2. Acknowledge that the needs of renters are different, but not less urgent than the needs of homeowners. Important tasks to ensure an equitable recovery for renters include:

● Help renters access assistance from FEMA for short-term rehousing
● Evaluate the amount of rental stock affected, relative rent ranges of the properties affected, household sizes in affected areas, and the amount of vacancy in other rental properties, in order to evaluate housing need for renters at various income levels
● Focus on accessing federal funding for short-term rental assistance and long-term reconstruction of rental property to meet the needs of renter households

3. Homeowners should be given every opportunity to return to their property. Houston policymakers and officials should learn the lessons from Katrina, Rita, and Sandy to ensure that any federal funding assistance is based on the cost of repair or level of damage to a property, rather than the home’s value. Recommendations for an equitable recovery for homeowners include:

● Ensure that there is adequate and coordinated access to damage assessment information for all affected properties, and use this information to inform the design of federal funding programs for homeowner recovery.
● Ensure all homeowners are aware of where and how to apply for benefits from FEMA and HUD and have information on how to navigate any systems required to quantify the damage to their properties.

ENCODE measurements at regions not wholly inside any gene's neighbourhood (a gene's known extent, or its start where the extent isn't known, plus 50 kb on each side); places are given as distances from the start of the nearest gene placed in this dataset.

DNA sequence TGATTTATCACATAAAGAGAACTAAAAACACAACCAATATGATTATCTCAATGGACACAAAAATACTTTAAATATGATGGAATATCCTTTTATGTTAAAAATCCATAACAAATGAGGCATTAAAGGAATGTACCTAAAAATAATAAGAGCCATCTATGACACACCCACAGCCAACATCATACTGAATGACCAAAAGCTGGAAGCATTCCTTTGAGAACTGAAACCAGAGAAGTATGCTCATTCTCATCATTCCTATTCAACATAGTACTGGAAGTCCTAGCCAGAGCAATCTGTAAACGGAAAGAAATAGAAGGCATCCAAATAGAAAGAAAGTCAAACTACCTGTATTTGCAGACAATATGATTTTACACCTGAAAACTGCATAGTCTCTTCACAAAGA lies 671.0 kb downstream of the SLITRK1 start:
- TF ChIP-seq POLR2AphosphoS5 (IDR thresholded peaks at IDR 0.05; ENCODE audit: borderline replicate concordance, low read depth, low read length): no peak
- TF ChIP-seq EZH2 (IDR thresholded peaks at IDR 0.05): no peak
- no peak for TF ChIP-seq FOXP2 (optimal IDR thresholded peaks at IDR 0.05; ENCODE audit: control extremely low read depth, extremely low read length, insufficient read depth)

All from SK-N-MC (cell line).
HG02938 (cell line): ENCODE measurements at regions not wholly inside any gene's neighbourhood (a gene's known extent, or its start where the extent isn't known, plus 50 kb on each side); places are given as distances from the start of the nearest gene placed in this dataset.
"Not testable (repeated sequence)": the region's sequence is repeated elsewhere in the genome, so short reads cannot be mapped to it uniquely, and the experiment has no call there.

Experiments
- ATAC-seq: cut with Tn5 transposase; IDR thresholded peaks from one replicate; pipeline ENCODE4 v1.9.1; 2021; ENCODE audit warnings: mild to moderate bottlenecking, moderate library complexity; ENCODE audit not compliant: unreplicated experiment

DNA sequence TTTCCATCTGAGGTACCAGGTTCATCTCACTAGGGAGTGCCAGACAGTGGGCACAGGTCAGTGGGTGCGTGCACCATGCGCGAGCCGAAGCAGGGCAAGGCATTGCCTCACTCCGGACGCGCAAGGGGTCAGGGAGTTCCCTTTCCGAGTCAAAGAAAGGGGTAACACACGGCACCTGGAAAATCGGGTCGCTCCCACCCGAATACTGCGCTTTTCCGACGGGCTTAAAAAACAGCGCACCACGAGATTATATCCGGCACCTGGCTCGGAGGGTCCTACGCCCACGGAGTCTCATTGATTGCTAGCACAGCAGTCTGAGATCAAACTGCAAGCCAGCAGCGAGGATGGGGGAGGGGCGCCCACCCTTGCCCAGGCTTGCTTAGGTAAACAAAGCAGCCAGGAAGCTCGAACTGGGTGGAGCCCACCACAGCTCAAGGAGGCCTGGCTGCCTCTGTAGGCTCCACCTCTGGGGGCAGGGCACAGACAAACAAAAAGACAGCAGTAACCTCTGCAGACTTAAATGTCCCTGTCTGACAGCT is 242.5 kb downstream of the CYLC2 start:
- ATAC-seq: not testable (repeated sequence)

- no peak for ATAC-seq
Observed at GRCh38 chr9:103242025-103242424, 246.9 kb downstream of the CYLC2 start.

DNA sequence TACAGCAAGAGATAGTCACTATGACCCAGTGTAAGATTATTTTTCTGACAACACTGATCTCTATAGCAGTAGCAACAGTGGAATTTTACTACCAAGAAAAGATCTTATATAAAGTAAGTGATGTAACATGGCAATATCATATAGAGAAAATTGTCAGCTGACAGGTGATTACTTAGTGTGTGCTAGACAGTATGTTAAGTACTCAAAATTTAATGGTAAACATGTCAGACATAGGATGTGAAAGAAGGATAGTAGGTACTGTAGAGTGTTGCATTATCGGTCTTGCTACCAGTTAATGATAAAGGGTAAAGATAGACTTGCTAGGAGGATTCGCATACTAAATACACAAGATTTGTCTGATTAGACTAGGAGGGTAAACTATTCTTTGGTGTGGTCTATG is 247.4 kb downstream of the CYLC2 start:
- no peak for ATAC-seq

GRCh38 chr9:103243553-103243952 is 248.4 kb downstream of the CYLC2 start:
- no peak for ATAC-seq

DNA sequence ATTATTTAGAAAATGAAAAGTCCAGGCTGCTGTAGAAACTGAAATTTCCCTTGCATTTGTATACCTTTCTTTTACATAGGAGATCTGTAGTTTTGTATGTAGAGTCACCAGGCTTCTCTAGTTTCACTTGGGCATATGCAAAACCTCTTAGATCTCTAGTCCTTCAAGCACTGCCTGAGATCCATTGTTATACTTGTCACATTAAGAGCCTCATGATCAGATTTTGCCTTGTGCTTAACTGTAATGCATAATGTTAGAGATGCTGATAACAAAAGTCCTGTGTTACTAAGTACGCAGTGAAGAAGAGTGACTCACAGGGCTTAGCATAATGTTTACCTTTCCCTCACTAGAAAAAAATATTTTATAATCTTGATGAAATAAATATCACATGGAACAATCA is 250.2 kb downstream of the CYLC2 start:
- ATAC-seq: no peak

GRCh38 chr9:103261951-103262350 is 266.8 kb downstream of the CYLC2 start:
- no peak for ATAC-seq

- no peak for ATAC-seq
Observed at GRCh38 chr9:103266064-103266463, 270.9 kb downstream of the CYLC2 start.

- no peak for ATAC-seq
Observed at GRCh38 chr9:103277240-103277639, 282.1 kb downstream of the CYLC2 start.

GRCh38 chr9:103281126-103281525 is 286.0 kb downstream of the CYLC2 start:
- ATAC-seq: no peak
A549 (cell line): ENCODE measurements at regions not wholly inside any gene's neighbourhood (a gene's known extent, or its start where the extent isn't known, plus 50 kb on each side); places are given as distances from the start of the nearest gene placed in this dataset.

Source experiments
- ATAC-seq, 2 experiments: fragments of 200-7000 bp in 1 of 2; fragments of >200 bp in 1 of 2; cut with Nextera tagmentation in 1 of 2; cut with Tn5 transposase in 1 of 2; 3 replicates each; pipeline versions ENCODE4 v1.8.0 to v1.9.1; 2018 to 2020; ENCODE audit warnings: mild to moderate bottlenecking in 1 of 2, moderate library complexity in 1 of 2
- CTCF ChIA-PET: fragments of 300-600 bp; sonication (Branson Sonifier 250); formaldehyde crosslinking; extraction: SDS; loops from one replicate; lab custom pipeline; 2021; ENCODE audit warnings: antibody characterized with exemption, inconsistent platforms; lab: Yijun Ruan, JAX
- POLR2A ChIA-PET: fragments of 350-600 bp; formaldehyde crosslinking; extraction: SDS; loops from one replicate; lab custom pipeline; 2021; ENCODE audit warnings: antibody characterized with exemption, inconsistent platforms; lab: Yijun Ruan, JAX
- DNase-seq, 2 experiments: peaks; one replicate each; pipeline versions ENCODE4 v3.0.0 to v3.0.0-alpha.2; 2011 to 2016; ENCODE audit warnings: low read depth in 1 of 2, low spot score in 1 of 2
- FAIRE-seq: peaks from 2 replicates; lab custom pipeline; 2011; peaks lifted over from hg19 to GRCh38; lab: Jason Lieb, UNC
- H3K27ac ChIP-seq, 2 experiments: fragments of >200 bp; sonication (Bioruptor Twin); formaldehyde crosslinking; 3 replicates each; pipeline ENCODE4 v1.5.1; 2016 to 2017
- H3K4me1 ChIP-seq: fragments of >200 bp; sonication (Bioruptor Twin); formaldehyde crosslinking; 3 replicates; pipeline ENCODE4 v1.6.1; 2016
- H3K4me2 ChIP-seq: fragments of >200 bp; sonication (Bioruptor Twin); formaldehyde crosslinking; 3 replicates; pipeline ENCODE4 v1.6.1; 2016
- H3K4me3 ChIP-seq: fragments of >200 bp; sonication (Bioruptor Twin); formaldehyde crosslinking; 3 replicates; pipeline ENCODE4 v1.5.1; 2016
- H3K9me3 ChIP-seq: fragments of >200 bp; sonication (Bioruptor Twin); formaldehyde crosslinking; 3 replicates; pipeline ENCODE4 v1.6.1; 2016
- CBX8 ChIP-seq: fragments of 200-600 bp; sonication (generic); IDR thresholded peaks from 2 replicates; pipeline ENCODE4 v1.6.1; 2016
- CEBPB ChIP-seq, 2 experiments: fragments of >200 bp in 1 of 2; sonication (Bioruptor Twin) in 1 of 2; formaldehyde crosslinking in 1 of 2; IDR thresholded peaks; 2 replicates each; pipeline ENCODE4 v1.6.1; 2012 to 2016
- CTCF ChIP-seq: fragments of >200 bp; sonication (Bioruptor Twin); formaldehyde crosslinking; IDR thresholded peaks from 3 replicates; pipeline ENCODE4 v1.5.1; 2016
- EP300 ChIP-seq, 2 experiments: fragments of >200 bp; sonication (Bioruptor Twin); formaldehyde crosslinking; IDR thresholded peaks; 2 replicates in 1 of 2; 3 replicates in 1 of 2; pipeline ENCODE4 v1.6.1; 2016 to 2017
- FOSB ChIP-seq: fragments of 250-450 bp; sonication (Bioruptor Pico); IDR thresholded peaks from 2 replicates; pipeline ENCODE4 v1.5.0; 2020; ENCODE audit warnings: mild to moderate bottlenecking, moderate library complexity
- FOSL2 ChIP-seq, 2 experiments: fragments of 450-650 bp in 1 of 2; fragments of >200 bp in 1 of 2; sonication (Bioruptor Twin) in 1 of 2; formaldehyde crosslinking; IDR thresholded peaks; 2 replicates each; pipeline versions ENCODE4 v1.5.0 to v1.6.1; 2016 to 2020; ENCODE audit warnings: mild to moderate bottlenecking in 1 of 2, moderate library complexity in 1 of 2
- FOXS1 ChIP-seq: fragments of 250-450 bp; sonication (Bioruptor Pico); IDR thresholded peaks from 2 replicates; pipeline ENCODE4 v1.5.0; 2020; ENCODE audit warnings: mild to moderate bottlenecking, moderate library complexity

● Help households living in “generational” homes access legal help to firm up the ownership of their properties so they can receive federal aid.

4. Address infrastructure and zoning and rebuild with the understanding that 100-year storm models are no longer accurate. The “New Normal” means that Houston is likely to be impacted again in the very near future.

5. Waiting for federal funding for home repairs and compensation is a slow and uncertain process. As Congress debates future funding allocations, Houston stakeholders should push for program design that provides equal funds for equal need.

With careful but immediate planning, Houston can avoid many of the mistakes and systemic issues in its housing recovery that caused long-term negative impacts in New Orleans. Such a planning effort must focus on the divergent needs of homeowner and renter households in recovery. It must also include quantifying and addressing barriers for vulnerable and low-income household recovery; ensuring that federal, state, and local resources can be coordinated; and instituting new policies and programs that encourage long-term resilient development.

Andreanecia M. Morris serves as the Executive Director for HousingNOLA, a 10-year partnership between community leaders, and dozens of public, private, and nonprofit organizations working to solve New Orleans’ affordable housing crisis. Alexandra Miller is an urban planner and Principal in Asakura Robinson’s New Orleans office, where she focuses on housing, real estate, and policy strategies that promote inclusion and economic opportunity.